Feral Cats 5: Bobolink
his is a series of Caturday posts on the topic of taking in feral cats.
General information (from previous posts):
For a few decades, we have rescued feral cats. In fact, with only one exception, our "domestic" cats have been ferals that we brought inside to join other ferals, already domesticated, as part of a bonded cat family. Right now, we have five cats (alas, Murjan, the single non-feral cat we had, died from cancer last fall, and Intrepid, closely bonded to Murjan, died three years ago from the same kind of cancer), all of whom get along pretty fabulously.
Of course, all of that is easier said than done, and the bonding took time -- lots of it. Here are some of the things we did to create our cat family, some of which is not at all typical of what others have done, but it has worked for us.
- We don't trap the feral cats at all; we win them over and invite them in. We do this by feeding them a distance from the house and walking away, then moving the dish closer and closer to the house and walking less and less far away, until they are eating at our feet, at which point they will usually let us scooch or kneel beside them. To get to this point may take weeks. Getting to pet them takes additional days. And, then, like magic, they are almost always willing to come into the house if we leave the food inside the door.
- We have never trapped a cat with a cage, though we do have to put the cats into a carrier (some vets are unhappy about not having feral cats in an open cage because they usually want to sedate them rather than risk being bitten -- I always offer to hold them, and, when allowed, the biting does not happen).
- Post vet visit, things can get interesting, especially if there are other cats; we are always careful in introducing a new feral cat into the family (that topic belongs in another post -- and we will get to that in the future).
- Feral cats tend to be shy; they do not immediately become lap cats, but, with patience, most do become attached, seek petting, and often do became lap cats. The trick is not to force the relationship too quickly and to realize that each cat is different.
In this post, I introduce another feral cat rescue: Bobolink.
Actually, unlike our other cats, Bobolink was trapped. We learned about his situation from the trapper, a lady in our community who spends a lot of time, effort, and money with TNR activities. There were serious concerns about what to do with Bobolink, who was named at the time Boulder because ne never moved from one place. In fact, he would not even move off the bed pad he was on to use the litter box. He would just go on the pad. He allowed himself to be picked up when there was no choice, but he trembled uncontrollably. Whether he could continue to survive on the street was not clear, and he was considered not adoptable because of his fears and behaviors.
We took him. He had long silky black hair, brilliant and expressive green eyes, and a gorgeous plume of a tail that none of us had seen the likes of before. He did not hold it up much (he does now); mostly he wrapped it around himself protectively.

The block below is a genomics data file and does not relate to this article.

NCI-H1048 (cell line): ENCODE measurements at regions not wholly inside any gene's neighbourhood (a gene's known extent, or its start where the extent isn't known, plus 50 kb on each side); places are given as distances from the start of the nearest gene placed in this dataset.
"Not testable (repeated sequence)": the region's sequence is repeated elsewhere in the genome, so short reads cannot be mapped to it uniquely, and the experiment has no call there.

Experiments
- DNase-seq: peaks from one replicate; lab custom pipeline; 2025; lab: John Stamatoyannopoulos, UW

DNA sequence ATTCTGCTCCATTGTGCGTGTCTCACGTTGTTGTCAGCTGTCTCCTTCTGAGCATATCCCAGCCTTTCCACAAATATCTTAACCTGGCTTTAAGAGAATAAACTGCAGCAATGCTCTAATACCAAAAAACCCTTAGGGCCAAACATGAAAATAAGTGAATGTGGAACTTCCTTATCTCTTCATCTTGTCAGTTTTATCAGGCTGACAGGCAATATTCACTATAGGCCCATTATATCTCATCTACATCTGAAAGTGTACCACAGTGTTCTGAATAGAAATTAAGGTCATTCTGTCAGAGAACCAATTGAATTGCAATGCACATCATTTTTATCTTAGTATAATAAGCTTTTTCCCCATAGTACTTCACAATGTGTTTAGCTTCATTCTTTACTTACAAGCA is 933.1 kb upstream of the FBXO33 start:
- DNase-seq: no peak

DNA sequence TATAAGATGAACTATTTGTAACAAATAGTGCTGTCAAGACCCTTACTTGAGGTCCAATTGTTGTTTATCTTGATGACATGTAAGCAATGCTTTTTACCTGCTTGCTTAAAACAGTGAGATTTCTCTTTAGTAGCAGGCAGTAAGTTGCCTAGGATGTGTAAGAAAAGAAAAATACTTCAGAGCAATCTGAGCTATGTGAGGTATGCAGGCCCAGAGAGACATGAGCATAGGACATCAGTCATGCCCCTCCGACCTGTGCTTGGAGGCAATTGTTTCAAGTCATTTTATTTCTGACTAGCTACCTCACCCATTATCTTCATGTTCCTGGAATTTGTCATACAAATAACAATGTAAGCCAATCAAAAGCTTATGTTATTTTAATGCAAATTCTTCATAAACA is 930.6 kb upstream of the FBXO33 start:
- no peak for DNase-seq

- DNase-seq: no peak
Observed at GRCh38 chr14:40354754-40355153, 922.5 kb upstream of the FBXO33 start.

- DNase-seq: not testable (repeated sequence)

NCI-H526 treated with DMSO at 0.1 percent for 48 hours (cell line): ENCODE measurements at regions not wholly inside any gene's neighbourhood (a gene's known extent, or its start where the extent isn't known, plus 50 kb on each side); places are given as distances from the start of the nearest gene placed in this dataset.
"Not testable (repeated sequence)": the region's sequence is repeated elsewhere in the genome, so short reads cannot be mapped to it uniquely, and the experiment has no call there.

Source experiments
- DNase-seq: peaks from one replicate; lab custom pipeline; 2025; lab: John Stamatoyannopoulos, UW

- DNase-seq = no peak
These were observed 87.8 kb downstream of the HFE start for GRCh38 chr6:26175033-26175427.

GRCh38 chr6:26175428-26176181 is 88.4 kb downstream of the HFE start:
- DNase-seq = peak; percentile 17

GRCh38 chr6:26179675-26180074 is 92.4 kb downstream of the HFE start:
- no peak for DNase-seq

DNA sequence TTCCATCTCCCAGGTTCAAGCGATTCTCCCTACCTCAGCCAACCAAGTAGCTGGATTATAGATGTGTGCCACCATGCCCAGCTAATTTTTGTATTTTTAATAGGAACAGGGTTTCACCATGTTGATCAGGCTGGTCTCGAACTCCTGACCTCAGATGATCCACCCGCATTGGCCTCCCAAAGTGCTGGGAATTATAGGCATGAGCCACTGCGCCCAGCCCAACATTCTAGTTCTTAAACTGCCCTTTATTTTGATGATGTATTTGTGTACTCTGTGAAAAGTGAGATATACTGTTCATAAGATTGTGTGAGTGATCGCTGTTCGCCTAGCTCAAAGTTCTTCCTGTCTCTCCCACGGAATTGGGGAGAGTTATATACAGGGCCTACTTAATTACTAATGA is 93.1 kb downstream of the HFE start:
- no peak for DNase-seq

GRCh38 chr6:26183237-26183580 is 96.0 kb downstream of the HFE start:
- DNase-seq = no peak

We put Boulder/Bobolink by himself in the cat room where he had his choice of cat trees and tree levels. He always wanted to be in the little house half-way up the tree. I would take him out for feeding times, and he would make a beeline back there. In a few weeks he got brave enough to hiss at being moved. I spent a lot of time just being in the room with him, talking to him, occasionally petting him when he allowed me to be close enough. He did start using the litter robot; he did not have to contend with the output of the other cats since the robot automatically cleans after seven minutes.
One day I had to be away all day. I did not want to leave Boulder/Bobolink alone all day, so I put Happy Cat, the nurturer, in with him. When I got back, I found the two of them playing. Boulder/Bobolink was out of the little house and wresting on the floor with Happy Cat. I pulled out a string toy, and they took turns batting the fish. When I opened the door, the chased each other down the hallway. That is when Boulder became Bobolink. I sent some videos to the person who trapped and named him. Her comment: "He's not a Boulder anymore."
Still, he did not want to interact with humans. We figure that humans hurt him on the streets. It took nearly a year before he would let me pick him up, comb his hair, and otherwise interact with him. That second hurdle past, he took to sleeping on the various cat trees on the catio and not worrying about who might suddenly appear near him or pick him up. We have learned over time that domesticating feral cats, especially abused ones, takes a lot of time and patience -- but is worth it. These cats often become quite affectionate after many months or a few years.
Bobolink's human is MSI Press author, Dr. Betty Lou Leaver, author of:
Available retail, online stores, and, at 25% discount with code FF25 from msipress.com/shop.
Read more posts and excerpts HERE.
Co-authored with Laura Dabbs, University of Alabama at Birmingham. Available retail, online stores, and, at 25% discount with code FF25 from msipress.com/shop.
Read more posts and excerpts HERE.
For more feral cat stories, click HERE.